The tongue recognizes five basic tastes: sweet, salty, sour, bitter, and umami—a savory aspect associated with meat and mushrooms. But the taste you actually experience isn’t that simple. In recent years, a growing number of studies have shown that taste can be influenced by a host of surprising factors.
People praise food with a descriptive name more than the same food with a lackluster name. For example: “Succulent Italian Seafood Filet” versus “Seafood Filet.”
Spoons made from copper or zinc enhance a food’s apparent saltiness. Researchers suggest further study into how this could help people eat less salt.
Warm beer tastes more bitter, cold ham tastes saltier, and bacon beer? Tastes horrible*.
Forty-eight percent of participants thought soda in a blue glass was more thirst-quenching than in other colors, likely because they associated blue with cold.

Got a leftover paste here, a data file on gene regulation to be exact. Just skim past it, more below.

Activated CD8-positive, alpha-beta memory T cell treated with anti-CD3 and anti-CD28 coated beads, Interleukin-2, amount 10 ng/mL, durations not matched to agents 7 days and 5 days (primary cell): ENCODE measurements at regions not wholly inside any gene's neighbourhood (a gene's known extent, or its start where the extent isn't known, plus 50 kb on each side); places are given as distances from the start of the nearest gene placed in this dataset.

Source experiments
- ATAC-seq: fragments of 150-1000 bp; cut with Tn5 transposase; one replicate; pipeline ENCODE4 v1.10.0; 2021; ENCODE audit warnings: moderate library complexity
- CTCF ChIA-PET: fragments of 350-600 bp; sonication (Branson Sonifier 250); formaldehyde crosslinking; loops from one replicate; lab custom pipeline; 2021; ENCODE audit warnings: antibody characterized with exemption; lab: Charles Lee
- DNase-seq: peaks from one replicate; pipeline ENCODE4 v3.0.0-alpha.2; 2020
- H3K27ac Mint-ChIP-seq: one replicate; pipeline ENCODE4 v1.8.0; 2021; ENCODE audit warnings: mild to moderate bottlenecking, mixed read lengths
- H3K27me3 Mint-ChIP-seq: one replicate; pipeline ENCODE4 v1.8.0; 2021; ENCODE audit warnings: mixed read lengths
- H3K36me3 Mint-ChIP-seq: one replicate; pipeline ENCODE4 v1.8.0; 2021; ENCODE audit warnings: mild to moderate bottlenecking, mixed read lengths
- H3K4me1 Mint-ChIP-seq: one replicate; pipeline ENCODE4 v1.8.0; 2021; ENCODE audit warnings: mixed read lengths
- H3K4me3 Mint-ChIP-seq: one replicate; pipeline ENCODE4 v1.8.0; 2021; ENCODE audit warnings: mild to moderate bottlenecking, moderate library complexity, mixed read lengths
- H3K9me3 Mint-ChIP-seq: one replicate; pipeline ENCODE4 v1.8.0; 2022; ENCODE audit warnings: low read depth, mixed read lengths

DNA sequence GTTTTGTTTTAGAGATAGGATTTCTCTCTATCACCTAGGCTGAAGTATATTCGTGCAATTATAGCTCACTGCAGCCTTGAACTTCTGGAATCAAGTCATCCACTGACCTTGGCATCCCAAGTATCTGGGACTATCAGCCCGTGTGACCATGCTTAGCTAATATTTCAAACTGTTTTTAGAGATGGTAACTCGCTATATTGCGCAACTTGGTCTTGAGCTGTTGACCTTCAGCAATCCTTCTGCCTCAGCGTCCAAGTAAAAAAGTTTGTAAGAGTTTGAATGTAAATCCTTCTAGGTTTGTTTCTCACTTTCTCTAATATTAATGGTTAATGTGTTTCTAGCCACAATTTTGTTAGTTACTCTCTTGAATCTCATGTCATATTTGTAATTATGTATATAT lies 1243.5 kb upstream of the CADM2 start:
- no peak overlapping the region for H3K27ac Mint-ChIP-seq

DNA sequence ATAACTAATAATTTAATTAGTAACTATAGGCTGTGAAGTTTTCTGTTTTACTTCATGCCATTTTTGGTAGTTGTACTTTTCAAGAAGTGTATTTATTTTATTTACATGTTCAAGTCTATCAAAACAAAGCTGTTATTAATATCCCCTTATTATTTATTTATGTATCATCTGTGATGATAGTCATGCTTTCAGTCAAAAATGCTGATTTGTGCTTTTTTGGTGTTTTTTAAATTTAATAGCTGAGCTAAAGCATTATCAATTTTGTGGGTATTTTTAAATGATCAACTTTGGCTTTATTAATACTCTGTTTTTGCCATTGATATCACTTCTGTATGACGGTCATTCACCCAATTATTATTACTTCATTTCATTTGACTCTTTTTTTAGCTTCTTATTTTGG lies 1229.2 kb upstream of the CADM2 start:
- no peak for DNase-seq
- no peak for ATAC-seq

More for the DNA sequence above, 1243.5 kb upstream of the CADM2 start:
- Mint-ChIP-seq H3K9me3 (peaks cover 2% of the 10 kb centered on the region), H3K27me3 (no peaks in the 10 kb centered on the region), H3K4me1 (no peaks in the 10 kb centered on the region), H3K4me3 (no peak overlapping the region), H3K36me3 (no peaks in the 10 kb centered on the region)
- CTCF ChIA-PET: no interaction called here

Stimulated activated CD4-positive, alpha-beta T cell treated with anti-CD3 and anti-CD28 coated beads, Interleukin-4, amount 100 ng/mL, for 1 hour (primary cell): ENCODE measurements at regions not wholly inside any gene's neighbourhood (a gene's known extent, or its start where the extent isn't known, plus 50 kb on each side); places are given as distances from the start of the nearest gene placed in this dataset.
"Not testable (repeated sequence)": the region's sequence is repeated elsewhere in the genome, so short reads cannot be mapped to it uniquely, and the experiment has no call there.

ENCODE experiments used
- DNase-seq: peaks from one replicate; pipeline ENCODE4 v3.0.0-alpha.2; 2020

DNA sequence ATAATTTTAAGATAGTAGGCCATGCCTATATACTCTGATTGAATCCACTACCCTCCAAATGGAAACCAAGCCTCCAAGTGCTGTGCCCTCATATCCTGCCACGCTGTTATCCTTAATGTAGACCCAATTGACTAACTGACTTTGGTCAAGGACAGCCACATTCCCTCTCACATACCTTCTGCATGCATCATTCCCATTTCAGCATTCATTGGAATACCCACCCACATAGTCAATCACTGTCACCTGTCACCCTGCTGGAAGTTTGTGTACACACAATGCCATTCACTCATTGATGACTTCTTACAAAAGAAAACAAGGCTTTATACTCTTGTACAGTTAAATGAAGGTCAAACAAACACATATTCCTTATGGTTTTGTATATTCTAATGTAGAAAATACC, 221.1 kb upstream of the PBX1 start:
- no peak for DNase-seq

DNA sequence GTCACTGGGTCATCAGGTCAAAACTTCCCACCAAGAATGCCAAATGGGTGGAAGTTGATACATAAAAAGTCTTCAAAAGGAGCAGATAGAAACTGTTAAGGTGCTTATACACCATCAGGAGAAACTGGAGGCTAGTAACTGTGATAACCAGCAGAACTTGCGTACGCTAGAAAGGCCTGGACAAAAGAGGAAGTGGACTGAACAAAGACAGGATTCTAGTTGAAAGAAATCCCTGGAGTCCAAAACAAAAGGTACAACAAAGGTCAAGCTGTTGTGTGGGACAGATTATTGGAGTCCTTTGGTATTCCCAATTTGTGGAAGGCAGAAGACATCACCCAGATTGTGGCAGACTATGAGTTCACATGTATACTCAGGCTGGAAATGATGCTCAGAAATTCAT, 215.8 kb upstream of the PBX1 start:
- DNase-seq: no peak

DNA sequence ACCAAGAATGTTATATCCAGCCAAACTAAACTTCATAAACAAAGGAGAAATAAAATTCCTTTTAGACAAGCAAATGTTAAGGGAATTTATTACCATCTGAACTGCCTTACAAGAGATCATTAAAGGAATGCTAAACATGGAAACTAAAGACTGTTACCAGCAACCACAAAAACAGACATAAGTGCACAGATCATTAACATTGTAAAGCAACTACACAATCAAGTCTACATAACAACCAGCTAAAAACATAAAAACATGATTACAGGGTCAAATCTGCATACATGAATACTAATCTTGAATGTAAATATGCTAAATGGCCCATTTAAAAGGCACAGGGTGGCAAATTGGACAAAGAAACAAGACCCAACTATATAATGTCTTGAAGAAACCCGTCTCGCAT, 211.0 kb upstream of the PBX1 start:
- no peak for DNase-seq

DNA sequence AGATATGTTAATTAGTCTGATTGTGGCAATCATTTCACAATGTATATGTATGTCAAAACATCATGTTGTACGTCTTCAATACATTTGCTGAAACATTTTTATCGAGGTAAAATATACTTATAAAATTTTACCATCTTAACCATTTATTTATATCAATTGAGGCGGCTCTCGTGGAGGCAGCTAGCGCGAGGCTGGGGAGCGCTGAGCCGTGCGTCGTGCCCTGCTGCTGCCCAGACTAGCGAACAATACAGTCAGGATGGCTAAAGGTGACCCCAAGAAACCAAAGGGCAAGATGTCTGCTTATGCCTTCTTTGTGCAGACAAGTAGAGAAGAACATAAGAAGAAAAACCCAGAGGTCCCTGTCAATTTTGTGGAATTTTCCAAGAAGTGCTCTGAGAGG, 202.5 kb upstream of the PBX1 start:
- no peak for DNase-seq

People were asked to describe the qualities of the same Scotch whisky in three rooms themed as grassy, sweet, or woody. (For example, the first room smelled of grass and played recordings of bleating sheep.) They largely responded with “grassy,” “sweet,” or “woody,” respectively.
After sampling, French sommeliers liked wine poured from a high-priced bottle over the same wine poured from a cheap one.
Recalling a positive memory about eating vegetables will make a present experience with them more enjoyable (and you’ll take a bigger portion too).
*According to senior editor Martha Harbison
This article originally appeared in the March 2014 issue of Popular Science.